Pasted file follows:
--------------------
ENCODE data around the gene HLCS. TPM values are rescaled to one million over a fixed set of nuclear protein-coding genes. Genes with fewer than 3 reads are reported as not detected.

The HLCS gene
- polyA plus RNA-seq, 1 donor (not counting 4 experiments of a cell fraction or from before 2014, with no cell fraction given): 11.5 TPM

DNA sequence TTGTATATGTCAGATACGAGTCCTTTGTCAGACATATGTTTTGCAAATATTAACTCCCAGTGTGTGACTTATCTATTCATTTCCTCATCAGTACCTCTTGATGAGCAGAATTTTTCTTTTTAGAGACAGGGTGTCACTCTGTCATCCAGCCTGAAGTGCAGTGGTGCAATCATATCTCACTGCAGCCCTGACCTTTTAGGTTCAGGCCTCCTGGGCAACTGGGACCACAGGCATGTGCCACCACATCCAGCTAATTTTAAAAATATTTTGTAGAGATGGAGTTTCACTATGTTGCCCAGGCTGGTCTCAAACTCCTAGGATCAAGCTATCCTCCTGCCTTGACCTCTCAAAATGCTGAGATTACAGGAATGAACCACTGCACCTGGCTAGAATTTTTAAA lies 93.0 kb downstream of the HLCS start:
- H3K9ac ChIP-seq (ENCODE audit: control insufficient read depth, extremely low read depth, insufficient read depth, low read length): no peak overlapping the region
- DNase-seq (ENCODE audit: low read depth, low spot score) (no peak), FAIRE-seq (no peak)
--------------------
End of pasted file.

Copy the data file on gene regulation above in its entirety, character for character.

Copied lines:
ENCODE data around the gene HLCS. TPM values are rescaled to one million over a fixed set of nuclear protein-coding genes. Genes with fewer than 3 reads are reported as not detected.

The HLCS gene
- polyA plus RNA-seq, 1 donor (not counting 4 experiments of a cell fraction or from before 2014, with no cell fraction given): 11.5 TPM

DNA sequence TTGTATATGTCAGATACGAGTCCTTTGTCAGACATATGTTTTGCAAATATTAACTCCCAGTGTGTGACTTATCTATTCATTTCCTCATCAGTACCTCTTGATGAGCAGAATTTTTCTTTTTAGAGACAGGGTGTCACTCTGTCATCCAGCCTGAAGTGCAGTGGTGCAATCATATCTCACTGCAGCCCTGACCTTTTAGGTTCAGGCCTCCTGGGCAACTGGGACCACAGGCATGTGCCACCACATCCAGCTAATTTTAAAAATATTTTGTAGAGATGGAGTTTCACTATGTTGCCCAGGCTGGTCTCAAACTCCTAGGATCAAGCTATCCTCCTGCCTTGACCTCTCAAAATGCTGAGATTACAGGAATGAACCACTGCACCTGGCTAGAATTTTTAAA lies 93.0 kb downstream of the HLCS start:
- H3K9ac ChIP-seq (ENCODE audit: control insufficient read depth, extremely low read depth, insufficient read depth, low read length): no peak overlapping the region
- DNase-seq (ENCODE audit: low read depth, low spot score) (no peak), FAIRE-seq (no peak)